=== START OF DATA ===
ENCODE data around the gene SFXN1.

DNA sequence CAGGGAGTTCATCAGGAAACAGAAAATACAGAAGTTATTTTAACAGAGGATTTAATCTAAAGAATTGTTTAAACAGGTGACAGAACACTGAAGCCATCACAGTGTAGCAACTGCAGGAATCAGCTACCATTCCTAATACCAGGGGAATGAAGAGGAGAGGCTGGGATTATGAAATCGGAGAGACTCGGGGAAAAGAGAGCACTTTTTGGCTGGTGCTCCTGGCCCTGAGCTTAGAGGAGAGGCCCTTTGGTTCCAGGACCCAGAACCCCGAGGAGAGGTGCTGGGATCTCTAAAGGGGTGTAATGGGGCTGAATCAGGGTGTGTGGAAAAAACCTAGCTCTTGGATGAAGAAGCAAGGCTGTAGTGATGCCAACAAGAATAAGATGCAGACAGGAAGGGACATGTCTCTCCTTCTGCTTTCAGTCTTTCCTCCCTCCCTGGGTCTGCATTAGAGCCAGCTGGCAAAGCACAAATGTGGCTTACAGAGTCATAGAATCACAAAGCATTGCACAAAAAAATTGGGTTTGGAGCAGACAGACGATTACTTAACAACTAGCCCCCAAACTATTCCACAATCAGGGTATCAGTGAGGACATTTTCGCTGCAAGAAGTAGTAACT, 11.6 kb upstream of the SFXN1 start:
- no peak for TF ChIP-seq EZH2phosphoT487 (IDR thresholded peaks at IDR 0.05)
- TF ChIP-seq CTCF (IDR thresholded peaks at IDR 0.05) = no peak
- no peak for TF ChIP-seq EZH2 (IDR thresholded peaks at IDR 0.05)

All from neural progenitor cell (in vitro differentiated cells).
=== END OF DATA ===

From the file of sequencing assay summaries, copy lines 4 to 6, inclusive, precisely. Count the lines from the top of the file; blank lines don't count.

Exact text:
- TF ChIP-seq CTCF (IDR thresholded peaks at IDR 0.05) = no peak
- no peak for TF ChIP-seq EZH2 (IDR thresholded peaks at IDR 0.05)

All from neural progenitor cell (in vitro differentiated cells).